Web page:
Calif. law would require reporting of school pesticide use

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Mike O

Legislators are debating measures to ensure that pesticides at California schools don't become a bigger concern than the pests they are meant to exterminate.

Under Senate Bill 1405, schools that use pesticides must designate someone to maintain a complete record of all pesticide use at the site, and submit it to the California Department of Pesticide Regulation at the end of each calendar year. Current law requires only professional exterminators to report their use.

The designee must also develop a long-term plan to prevent pest problems with minimal hazard to people and the environment, and post it on the school website. Districts in Los Angeles and Santa Clara already require schools to have a written "integrated pest management plan."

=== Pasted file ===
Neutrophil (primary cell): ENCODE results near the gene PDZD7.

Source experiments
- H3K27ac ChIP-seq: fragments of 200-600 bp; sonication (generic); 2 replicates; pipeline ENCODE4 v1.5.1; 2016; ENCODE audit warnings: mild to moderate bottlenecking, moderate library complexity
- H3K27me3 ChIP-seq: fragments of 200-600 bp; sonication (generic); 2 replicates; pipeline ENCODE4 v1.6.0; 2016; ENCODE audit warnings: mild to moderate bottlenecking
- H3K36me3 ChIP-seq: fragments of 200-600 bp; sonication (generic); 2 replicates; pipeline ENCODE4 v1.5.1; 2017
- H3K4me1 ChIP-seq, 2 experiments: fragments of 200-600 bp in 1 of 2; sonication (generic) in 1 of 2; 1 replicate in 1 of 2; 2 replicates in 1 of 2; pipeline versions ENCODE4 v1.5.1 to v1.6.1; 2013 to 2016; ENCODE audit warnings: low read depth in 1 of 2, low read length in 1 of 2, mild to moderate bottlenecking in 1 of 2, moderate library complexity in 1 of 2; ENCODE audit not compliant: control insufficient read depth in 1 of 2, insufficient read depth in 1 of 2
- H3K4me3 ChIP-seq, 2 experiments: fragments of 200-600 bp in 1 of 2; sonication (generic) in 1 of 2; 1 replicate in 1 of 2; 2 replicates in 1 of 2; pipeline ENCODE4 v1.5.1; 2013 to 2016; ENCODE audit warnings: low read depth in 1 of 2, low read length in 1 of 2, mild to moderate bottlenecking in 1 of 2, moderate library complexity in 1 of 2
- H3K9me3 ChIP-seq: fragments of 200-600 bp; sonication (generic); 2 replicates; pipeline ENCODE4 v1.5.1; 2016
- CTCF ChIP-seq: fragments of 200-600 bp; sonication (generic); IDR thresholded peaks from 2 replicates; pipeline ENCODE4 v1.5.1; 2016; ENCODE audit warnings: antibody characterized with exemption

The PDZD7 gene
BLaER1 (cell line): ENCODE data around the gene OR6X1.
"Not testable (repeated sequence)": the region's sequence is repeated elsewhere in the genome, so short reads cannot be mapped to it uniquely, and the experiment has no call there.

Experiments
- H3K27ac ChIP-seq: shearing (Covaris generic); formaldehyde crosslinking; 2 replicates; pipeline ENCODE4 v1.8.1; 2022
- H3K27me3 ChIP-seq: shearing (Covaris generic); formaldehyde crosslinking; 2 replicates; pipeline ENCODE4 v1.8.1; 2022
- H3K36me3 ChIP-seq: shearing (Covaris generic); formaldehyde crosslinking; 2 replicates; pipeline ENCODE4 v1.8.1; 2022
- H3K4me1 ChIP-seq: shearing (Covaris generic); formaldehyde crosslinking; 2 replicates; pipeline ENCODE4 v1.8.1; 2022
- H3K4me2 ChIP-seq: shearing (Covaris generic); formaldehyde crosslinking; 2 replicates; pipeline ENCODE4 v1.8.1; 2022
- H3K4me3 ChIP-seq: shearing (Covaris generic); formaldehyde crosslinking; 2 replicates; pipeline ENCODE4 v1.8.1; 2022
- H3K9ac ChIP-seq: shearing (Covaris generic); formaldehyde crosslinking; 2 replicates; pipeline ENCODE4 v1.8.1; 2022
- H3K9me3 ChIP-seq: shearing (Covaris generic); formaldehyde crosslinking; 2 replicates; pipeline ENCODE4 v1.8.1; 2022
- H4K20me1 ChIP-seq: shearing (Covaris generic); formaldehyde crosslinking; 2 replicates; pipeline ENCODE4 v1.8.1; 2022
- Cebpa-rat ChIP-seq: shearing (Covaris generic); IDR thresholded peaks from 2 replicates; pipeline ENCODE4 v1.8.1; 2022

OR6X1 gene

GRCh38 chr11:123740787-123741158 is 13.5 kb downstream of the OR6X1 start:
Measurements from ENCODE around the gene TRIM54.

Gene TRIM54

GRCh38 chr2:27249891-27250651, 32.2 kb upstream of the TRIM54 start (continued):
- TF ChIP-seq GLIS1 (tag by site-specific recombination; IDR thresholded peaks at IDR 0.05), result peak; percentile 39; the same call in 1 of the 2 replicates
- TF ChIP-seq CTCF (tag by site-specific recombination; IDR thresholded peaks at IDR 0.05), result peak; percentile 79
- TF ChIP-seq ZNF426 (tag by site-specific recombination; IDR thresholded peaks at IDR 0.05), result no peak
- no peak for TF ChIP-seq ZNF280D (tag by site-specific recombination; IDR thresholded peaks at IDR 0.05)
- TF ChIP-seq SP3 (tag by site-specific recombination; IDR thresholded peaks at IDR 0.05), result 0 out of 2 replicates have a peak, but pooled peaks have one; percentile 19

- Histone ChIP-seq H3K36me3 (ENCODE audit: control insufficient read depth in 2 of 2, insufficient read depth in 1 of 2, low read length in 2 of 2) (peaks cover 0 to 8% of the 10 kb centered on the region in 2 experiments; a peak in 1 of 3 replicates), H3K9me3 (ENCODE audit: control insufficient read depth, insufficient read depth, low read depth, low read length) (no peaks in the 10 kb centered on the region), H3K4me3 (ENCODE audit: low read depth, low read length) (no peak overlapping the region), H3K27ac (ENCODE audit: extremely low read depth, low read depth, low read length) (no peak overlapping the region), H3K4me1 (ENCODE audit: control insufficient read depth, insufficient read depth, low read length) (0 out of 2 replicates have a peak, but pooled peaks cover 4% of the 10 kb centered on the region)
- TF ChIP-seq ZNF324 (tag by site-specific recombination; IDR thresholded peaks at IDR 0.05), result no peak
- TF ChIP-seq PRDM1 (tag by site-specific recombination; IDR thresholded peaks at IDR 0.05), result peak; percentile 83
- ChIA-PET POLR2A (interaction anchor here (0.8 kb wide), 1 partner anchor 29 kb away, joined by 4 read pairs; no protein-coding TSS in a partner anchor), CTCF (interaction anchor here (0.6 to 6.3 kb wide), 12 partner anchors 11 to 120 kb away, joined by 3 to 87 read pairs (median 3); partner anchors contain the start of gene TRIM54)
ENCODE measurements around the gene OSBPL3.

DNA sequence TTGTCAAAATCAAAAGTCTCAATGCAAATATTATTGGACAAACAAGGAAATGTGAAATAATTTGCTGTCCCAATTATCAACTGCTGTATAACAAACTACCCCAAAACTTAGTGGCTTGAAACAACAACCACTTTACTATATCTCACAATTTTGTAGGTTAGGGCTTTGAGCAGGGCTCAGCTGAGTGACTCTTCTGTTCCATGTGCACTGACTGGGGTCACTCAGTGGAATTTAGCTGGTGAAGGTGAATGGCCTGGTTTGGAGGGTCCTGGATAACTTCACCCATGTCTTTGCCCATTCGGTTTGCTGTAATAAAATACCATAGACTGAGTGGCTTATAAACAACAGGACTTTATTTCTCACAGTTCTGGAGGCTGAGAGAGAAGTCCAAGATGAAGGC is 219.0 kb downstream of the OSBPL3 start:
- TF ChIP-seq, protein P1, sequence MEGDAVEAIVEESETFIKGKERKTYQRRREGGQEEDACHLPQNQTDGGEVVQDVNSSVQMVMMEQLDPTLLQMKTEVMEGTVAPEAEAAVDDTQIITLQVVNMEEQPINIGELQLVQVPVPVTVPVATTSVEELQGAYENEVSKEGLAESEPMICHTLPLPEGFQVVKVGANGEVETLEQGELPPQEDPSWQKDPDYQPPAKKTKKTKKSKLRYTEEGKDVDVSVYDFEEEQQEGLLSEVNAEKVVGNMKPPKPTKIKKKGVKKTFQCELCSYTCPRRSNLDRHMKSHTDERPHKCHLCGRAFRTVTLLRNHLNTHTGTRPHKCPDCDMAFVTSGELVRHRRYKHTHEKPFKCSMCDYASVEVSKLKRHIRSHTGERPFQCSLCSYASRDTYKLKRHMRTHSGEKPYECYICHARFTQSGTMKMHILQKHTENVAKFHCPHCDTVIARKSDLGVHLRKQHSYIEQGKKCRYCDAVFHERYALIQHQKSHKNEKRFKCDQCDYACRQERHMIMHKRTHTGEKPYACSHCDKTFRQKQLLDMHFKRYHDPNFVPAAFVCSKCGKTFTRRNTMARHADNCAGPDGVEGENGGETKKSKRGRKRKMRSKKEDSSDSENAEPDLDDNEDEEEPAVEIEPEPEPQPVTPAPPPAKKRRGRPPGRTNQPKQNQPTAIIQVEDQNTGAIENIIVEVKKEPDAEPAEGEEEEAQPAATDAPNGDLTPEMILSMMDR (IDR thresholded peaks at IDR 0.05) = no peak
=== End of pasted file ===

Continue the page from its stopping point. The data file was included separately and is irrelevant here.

SB 1405 would also require the California Department of Pesticide Regulation to annually train everyone who uses pesticides on school sites. "It is imperative that any pesticides on site be used safely," said the bill's author, state Sen. Mark DeSaulnier (D-Concord). "Having schools adopt an integrated plan will promote preventative measures that can lessen the need for toxic pesticides."

The Center for Environmental Health, the California Federation of Teachers and the Teamsters are among the bill's supporters.

"You need something to stop the creepy crawlies that come out, but you don't want to injure students," said Mike O'Connor, lead custodian at Anzar High School in the Aromas-San Juan district.

Anzar High is surrounded by broccoli farms and lemon groves, but most growers are organic and don't use pesticides on their crops. Every summer, however, ants infest the school.

"The garbage cans are starting to crawl again," O'Connor said. "It's only a matter of time until the ants work their way to the classrooms."

Not all effective treatments are toxic. According to O'Connor, it's just as easy to kill ants and erase their scent trails with a disinfectant cleaner. "I haven't sprayed a pesticide in years," he said. "There are a lot of safe alternatives out there." [Steve Weingarten, CFT Reporter/Photo Jane Hundertmark, CFT Publications Director]

June 18, 2014